Indonesia’s rupiah rose to a 19-week high after foreign funds pumped money into local stocks as Jakarta Governor Joko Widodo announced he would run in July’s presidential election.
Overseas investors added $656 million to holdings of Indonesian equities, the most since May, on March 14 as the Indonesian Democratic Party of Struggle (PDI-P) said Widodo, known locally as Jokowi, would be its candidate. That helped push the Jakarta Composite index up 3.2 percent and into bull-market territory. A Jokowi administration would probably boost spending on infrastructure and public welfare, according to a report last month from CIMB Group Holdings Bhd.
The rupiah strengthened 0.6 percent to close at 11,293 per dollar, prices from local banks show. It reached 11,254 earlier, the highest level since Oct. 31. In the offshore market, one-month non-deliverable forwards advanced 0.1 percent to 11,329 per dollar, trading 0.3 percent weaker than the onshore rate, data compiled by Bloomberg show.
“Foreign funds are rushing in after the Jokowi news,” said Putra Perdana Akbar, a foreign-exchange dealer at PT Bank Rakyat Indonesia in Jakarta. “The rupiah strengthening too fast could weigh on exports, so that could become a concern, but strong inflows may continue to support the gains.”
Jokowi led in a January opinion poll by the Indonesian Survey Circle, attracting 35.6 percent of support, followed by 20.1 percent for Aburizal Bakrie of the Golkar party.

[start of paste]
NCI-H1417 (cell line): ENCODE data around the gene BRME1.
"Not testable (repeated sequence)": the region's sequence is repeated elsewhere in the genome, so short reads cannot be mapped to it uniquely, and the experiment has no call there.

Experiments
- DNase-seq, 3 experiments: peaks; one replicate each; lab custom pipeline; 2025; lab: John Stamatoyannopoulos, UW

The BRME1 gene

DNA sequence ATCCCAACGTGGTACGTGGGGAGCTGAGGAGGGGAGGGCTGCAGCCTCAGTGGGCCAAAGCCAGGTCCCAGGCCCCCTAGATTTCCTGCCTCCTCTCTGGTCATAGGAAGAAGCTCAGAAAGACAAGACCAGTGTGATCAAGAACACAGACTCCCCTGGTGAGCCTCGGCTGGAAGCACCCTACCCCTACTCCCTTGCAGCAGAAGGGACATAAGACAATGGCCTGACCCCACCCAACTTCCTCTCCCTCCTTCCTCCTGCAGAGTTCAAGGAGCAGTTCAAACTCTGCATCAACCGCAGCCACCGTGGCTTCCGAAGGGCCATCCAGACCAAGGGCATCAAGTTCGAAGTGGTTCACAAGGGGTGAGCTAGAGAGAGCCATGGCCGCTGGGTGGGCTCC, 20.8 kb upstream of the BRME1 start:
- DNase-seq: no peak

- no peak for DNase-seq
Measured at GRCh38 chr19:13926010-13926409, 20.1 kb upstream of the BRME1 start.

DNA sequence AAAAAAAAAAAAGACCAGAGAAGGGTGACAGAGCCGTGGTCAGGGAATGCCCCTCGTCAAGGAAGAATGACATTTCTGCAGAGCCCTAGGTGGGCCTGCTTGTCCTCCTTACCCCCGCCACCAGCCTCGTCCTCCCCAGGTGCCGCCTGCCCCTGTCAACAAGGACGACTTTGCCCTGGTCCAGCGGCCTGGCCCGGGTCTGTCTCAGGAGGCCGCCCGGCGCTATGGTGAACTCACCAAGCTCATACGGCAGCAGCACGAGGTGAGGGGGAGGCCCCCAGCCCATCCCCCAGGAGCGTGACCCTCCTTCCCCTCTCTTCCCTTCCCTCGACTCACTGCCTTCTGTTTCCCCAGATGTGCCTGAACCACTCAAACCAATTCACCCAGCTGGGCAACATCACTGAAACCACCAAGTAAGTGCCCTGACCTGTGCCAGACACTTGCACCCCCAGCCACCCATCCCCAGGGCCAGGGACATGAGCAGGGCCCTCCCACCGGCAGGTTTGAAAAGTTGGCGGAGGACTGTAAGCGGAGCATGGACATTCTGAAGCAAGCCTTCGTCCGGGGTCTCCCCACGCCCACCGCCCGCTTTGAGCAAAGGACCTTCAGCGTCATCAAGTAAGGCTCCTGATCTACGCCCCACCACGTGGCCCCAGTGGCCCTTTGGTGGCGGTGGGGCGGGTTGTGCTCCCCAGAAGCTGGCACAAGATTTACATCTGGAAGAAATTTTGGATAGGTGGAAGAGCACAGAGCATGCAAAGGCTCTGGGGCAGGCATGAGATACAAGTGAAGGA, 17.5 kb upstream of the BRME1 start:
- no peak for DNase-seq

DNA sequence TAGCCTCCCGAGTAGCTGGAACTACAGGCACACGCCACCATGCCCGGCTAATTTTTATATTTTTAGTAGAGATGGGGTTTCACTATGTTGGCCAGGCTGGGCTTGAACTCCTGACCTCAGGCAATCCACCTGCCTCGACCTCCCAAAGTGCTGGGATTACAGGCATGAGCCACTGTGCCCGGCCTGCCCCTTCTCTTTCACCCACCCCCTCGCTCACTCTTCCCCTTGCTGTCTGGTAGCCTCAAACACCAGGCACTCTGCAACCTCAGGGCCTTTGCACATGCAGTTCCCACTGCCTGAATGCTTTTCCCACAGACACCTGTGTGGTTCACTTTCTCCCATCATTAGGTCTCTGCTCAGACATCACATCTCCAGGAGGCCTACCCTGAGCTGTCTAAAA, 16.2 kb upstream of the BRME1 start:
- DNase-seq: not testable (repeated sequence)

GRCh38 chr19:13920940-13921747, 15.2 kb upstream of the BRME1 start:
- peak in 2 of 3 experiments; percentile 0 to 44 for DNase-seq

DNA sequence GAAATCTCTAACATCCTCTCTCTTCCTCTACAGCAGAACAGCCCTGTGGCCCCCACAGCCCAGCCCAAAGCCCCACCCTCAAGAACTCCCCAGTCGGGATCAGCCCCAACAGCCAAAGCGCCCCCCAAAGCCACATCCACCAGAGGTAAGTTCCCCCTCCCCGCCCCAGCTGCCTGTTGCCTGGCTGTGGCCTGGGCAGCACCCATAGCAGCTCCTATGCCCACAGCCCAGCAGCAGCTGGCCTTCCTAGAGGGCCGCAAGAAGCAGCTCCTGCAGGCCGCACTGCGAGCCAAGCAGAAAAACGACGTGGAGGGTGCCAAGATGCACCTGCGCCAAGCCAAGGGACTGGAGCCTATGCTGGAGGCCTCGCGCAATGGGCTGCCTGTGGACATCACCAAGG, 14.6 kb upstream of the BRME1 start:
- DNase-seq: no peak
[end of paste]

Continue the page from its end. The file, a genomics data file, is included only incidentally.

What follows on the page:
The JCI has risen more than 20 percent from an Aug. 27 low, the percentage of increase commonly defined as a bull market. PT CIMB Securities Indonesia, the nation’s second-largest brokerage, sees the JCI gaining a further 7 percent this year on the Jokowi nomination and possible presidency, analyst Erwan Teguh in Jakarta said after the market closed on March 14.
A fixing used to settle the rupiah forwards was set at 11,239 per dollar today, from 11,423 on March 14, by the Association of Banks in Singapore. Bank Indonesia’s onshore rate was placed at 11,272 today, from 11,421 last week.
One-month implied volatility, a measure of expected moves in the rupiah used to price options, dropped 24 basis points, or 0.24 percentage point, to 10.56 percent.
The yield on the government’s 8.375 percent bonds due March 2024 fell three basis points to 7.96 percent, according to the Inter Dealer Market Association.